author = "Lee Nedkoff and Matthew Knuiman and Joe Hung and Briffa, {Tom G.}",
year = "2016",
month = "8",
doi = "10.1177/2047487316634279",
language = "English",
volume = "23",
pages = "1273--1281",
journal = "European Journal of Cardiovascular Prevention & Rehabilitation",
issn = "1350-6277",
publisher = "SAGE Publications Ltd",
number = "12",

}

TY - JOUR

T1 - Long-term all-cause and cardiovascular mortality following incident myocardial infarction in men and women with and without diabetes: Temporal trends from 1998 to 2009

AU - Nedkoff, Lee

AU - Knuiman, Matthew

AU - Hung, Joe

AU - Briffa, Tom G.

PY - 2016/8

Y1 - 2016/8

N2 - © European Society of Cardiology 2015.Background Long-term mortality following myocardial infarction is higher in diabetic than non-diabetic individuals. Early case-fatality after myocardial infarction has improved but it is unclear whether trends extend to long-term mortality. We aimed to determine whether the disparity in long-term all-cause and cardiovascular disease mortality by diabetes status has decreased. Methods All incident myocardial infarction cases were identified from Western Australian whole-population linked data for 1998-2009. Mortality follow-up was available until 30 June 2011. Unadjusted survival was estimated using Kaplan-Meier survival curves. Hazard ratios comparing five-year mortality in diabetic versus non-diabetic people across three periods (1998-2001, 2002-2005, 2006-2009) were estimated from multivariable Cox regression models, and adjusted trends calculated from interaction (diabetes status × period) models. Results There were 22,594 30-day survivors of incident MI. There was little change across the three periods in all-cause mortality in diabetic men (27.1%, 28.2%, 25.5%) and women (34.9%, 36.8%, 36.1%), but small declines from first to last periods in non-diabetic men (14.5% to 12.1%, p = 0.03) and women (21.0% to 19.4%, p = 0.08). There was no temporal change in the increased all-cause mortality hazard ratios in diabetic versus non-diabetic men and women. Multivariable-adjusted relative risk for cardiovascular disease mortality remained elevated in diabetic women (2006-2009 hazard ratio 1.73, 95% confidence interval 1.29, 2.32) but not in men (2006-2009 hazard ratio 1.08, 95% confidence interval 0.85, 1.37). Conclusions The excess long-term mortality associated with diabetes and excess cardiovascular disease mortality in diabetic women indicates a need for improved secondary prevention in diabetic patients, especially women.

AB - © European Society of Cardiology 2015.Background Long-term mortality following myocardial infarction is higher in diabetic than non-diabetic individuals. Early case-fatality after myocardial infarction has improved but it is unclear whether trends extend to long-term mortality. We aimed to determine whether the disparity in long-term all-cause and cardiovascular disease mortality by diabetes status has decreased. Methods All incident myocardial infarction cases were identified from Western Australian whole-population linked data for 1998-2009. Mortality follow-up was available until 30 June 2011. Unadjusted survival was estimated using Kaplan-Meier survival curves. Hazard ratios comparing five-year mortality in diabetic versus non-diabetic people across three periods (1998-2001, 2002-2005, 2006-2009) were estimated from multivariable Cox regression models, and adjusted trends calculated from interaction (diabetes status × period) models. Results There were 22,594 30-day survivors of incident MI. There was little change across the three periods in all-cause mortality in diabetic men (27.1%, 28.2%, 25.5%) and women (34.9%, 36.8%, 36.1%), but small declines from first to last periods in non-diabetic men (14.5% to 12.1%, p = 0.03) and women (21.0% to 19.4%, p = 0.08). There was no temporal change in the increased all-cause mortality hazard ratios in diabetic versus non-diabetic men and women. Multivariable-adjusted relative risk for cardiovascular disease mortality remained elevated in diabetic women (2006-2009 hazard ratio 1.73, 95% confidence interval 1.29, 2.32) but not in men (2006-2009 hazard ratio 1.08, 95% confidence interval 0.85, 1.37). Conclusions The excess long-term mortality associated with diabetes and excess cardiovascular disease mortality in diabetic women indicates a need for improved secondary prevention in diabetic patients, especially women.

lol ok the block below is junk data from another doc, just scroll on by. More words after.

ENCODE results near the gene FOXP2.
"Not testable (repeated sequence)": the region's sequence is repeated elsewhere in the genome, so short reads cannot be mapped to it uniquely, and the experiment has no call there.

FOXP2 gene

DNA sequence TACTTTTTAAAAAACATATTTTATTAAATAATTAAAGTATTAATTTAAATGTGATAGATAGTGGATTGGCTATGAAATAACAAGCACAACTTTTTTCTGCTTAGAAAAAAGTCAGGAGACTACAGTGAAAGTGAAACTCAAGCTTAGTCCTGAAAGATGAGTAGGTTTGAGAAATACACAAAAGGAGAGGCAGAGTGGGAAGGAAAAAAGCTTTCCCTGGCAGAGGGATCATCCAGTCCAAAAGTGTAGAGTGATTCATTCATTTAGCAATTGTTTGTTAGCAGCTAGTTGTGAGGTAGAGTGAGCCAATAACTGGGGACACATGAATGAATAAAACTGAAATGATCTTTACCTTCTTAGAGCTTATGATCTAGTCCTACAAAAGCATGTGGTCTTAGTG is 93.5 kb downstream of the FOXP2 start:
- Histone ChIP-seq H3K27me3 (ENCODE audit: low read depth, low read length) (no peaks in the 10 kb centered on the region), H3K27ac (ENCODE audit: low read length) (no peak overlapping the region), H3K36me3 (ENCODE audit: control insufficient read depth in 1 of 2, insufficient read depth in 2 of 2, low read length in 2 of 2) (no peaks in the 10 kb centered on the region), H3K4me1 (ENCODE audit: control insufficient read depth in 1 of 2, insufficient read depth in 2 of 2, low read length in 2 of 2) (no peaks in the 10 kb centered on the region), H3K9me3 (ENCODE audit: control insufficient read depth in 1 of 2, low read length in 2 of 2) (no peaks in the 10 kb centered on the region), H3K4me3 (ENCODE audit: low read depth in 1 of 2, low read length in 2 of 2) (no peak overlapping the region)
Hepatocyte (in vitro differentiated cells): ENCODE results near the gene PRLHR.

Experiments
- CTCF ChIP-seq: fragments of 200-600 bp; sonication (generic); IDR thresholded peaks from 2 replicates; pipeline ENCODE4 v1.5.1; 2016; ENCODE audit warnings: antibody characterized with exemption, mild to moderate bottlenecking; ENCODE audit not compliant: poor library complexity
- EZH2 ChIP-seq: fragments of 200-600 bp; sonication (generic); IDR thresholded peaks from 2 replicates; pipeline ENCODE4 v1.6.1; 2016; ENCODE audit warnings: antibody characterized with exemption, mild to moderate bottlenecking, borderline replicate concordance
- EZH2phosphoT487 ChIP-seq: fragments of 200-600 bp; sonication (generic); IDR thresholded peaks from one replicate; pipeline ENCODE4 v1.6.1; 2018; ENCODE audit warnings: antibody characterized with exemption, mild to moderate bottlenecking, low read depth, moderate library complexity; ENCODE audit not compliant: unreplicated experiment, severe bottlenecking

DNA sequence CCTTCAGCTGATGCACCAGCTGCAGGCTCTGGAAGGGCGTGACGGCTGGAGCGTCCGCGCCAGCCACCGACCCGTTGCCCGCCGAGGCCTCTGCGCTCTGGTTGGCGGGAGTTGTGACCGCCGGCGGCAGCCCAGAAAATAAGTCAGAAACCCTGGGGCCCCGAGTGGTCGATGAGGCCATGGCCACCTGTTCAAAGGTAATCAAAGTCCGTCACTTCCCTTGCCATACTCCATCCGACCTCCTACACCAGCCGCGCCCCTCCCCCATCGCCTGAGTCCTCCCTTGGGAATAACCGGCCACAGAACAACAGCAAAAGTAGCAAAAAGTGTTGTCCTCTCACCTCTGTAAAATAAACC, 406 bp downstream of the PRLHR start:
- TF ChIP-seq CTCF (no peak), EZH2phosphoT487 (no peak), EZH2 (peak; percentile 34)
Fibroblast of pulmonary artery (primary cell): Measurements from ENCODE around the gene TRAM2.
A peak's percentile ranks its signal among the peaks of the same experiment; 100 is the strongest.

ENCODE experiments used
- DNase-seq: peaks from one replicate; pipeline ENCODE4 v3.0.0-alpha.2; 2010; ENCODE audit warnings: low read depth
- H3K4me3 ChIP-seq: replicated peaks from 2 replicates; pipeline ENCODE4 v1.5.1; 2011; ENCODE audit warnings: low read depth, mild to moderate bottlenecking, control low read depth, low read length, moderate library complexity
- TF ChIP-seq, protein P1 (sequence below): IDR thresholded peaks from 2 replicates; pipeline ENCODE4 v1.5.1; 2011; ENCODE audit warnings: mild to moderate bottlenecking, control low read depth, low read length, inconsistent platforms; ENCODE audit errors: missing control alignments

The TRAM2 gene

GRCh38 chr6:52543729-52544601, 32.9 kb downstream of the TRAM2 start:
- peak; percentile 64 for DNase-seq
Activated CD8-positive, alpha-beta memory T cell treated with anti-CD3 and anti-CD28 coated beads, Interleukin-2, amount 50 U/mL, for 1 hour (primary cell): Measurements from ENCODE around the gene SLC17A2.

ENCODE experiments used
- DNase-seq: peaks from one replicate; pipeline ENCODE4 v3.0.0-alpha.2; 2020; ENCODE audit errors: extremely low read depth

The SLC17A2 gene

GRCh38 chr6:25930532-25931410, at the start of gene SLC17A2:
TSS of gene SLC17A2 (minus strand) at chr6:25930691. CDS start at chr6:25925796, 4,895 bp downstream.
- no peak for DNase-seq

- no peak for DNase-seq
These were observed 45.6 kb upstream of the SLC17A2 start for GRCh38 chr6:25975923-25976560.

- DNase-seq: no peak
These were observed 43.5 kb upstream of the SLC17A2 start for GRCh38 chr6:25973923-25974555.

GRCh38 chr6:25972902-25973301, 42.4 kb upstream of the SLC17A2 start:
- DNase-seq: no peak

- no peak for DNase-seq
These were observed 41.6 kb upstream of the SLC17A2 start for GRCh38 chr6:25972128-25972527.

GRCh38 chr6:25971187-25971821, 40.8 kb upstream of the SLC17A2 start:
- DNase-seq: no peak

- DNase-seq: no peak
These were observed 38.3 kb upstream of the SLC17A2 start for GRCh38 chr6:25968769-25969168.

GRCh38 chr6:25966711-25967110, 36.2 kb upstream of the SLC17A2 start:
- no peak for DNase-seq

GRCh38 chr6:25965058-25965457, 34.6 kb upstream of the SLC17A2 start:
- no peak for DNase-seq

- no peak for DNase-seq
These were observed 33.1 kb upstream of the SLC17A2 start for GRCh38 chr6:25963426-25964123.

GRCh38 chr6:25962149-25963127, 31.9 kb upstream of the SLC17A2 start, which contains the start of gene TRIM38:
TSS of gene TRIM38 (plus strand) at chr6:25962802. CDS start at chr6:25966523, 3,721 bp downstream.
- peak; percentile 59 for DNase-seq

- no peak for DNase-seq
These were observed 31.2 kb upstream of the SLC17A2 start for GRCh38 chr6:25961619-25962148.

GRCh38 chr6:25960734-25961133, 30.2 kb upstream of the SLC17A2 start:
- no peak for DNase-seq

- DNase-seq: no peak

U2 - 10.1177/2047487316634279

DO - 10.1177/2047487316634279

M3 - Article

VL - 23

SP - 1273

EP - 1281

JO - European Journal of Cardiovascular Prevention & Rehabilitation

JF - European Journal of Cardiovascular Prevention & Rehabilitation

SN - 1350-6277

IS - 12

ER -